The National Cyber Security Centre has launched an online service to tackle phishing and other suspicious emails
Charity Sector Lead - Cub Llewelyn-Davies - from the National Cyber Security Centre outlines some of the cyber security challenges facing the charity sector, and how their new Suspicious Email Reporting Service can is tackling cyber crime.
Phishing emails are just awful: they are increasingly hard to spot and are sadly becoming even more commonplace as more of us move across to working from home. When we’re in the office we’re in professional mode: we’re more watchful and vigilant of suspicious-looking emails. If we’re unsure, all we have to do is tap an IT professional on the shoulder and ask if they can take a look. When we are in our own homes we’re more relaxed, and unfortunately, more susceptible to cyber crime.
With more people than ever working from home, we’ve seen an unfortunate rise in the number of phishing scams. These emails are becoming increasingly sophisticated, with some cyber criminals tailoring them specifically to what they’ve managed to learn about you online: your personal and professional interests, companies that your organisation works with, and other details that make them seem more legitimate.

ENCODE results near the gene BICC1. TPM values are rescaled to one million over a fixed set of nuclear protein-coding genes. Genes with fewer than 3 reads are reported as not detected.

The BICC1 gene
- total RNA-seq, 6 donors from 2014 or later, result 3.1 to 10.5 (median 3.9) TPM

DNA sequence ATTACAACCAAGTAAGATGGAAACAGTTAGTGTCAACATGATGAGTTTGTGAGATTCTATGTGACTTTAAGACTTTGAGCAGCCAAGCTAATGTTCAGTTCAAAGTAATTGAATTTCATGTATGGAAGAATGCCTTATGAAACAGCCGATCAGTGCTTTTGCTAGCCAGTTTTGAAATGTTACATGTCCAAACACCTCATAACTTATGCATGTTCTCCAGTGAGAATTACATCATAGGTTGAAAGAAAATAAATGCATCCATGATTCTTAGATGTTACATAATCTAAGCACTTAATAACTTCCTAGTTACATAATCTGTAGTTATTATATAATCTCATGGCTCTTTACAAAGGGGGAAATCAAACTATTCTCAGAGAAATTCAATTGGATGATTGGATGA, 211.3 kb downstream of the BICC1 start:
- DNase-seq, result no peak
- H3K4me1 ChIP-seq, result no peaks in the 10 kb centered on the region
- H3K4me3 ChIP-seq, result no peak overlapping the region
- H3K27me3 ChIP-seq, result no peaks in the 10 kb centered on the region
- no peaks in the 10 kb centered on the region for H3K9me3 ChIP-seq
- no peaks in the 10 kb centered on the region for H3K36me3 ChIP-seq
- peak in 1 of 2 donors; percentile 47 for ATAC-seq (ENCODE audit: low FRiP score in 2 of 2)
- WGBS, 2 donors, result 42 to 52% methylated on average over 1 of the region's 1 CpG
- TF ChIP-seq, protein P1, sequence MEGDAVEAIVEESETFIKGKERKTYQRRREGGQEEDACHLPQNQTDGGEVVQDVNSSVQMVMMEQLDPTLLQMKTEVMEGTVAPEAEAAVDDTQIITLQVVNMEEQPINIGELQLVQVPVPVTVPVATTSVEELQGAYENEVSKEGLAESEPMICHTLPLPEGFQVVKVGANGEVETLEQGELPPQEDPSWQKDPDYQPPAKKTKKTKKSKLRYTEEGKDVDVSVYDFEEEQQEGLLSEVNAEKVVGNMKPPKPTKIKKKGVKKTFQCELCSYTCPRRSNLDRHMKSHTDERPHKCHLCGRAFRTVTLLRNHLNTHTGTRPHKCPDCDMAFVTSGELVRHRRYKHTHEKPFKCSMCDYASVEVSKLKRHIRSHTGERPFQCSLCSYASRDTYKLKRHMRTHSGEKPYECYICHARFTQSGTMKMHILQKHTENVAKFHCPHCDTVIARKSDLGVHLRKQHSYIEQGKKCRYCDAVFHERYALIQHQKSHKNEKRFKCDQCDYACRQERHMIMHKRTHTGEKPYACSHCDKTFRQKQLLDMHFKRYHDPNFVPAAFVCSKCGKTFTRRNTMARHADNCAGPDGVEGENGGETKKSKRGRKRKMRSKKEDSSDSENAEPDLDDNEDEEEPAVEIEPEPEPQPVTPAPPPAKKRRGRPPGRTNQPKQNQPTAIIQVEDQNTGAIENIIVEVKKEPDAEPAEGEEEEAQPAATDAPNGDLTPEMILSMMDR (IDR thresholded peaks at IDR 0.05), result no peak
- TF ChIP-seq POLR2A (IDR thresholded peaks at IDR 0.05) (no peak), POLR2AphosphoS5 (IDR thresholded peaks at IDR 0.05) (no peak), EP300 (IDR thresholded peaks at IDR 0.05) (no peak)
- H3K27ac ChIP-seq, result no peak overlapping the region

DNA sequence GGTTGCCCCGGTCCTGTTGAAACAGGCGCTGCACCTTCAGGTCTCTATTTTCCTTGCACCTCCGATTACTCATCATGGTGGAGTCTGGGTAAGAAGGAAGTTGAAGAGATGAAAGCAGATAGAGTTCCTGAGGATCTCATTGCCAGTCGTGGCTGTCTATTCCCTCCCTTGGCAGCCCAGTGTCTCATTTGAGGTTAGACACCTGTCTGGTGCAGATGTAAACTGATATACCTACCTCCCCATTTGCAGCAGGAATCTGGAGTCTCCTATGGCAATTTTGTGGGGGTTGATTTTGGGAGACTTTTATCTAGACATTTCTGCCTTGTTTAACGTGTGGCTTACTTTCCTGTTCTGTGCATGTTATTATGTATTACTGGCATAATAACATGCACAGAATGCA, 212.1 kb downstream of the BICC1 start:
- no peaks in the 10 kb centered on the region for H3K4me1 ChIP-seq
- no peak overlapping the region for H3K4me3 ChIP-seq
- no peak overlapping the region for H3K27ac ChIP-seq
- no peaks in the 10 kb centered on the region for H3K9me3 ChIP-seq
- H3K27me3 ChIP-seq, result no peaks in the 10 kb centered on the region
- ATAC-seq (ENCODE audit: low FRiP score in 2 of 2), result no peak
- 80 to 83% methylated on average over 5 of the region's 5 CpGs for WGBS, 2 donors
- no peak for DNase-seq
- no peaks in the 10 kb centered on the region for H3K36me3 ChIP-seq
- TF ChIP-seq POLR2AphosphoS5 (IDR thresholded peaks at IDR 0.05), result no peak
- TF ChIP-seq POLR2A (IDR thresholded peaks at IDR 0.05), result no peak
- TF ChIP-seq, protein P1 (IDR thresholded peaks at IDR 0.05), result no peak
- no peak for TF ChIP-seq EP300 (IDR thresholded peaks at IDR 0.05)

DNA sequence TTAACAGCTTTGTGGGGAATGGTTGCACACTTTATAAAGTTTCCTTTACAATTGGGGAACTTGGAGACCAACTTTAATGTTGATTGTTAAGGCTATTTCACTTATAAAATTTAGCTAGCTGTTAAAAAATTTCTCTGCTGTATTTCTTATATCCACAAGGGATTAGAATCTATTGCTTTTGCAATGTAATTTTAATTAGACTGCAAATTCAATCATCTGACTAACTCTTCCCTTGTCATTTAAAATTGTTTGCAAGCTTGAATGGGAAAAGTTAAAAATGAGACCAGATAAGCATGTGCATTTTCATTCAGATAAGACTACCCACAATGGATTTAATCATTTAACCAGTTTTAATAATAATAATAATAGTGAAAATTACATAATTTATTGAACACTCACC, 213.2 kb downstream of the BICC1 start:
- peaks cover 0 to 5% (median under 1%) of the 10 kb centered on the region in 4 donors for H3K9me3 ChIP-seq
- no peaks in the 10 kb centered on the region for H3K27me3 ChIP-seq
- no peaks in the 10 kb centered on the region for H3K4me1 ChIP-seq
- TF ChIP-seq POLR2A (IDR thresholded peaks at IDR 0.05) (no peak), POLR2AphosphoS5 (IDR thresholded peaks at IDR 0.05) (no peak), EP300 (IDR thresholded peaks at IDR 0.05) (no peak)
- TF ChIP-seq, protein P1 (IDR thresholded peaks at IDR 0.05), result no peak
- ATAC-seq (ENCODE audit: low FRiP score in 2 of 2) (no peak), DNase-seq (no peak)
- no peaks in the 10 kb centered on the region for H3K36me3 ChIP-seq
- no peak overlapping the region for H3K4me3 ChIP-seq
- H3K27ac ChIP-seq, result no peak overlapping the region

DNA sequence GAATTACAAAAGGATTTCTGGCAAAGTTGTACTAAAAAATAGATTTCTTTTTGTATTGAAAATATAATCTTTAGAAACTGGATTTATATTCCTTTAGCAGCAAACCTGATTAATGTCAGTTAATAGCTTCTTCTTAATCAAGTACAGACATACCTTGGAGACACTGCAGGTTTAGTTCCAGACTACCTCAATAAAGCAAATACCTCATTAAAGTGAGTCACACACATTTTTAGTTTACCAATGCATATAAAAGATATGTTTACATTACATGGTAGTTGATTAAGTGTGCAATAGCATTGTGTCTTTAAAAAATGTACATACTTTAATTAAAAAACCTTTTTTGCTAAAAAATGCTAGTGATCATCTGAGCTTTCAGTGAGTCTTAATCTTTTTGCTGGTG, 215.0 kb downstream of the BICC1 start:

The NCSC recognises the pain phishing emails cause and has not only produced guidance on keeping yourself safe but also created a reporting tool you can use to leave those phishers with empty nets - the Suspicious Email Reporting Service (SERS).
Since its launch in April 2020, SERS has already received over 600,000 reports of phishing emails and, as a result, nearly 1,100 active phishing sites have been taken down. This is extremely bad news for the cyber criminals but great news for Charities and everyone in the UK living and working online.
If you have received an email which you’re not quite sure about, forward it to the Suspicious Email Reporting Service (SERS):
The message might be from a company you don’t normally deal with, or someone you do not know. You may just have a hunch. If you are suspicious, you should report it.
The NCSC analyse the suspect email and any websites it links to, using any additional information you’ve provided to look for and monitor suspicious activity.
If activity is discovered that is believed to malicious, the NCSC will:
Whilst the NCSC is unable to inform you of the outcome of its analysis, they act upon every message received. Rest assured that the more suspicious emails that you report the more chance we have of beating the cyber criminals and removing this threat from the internet.
The NCSC has published plenty of advice which will help you to stay secure online:
For a full overview of the NCSC’s advice for charities please look at their charity resources webpages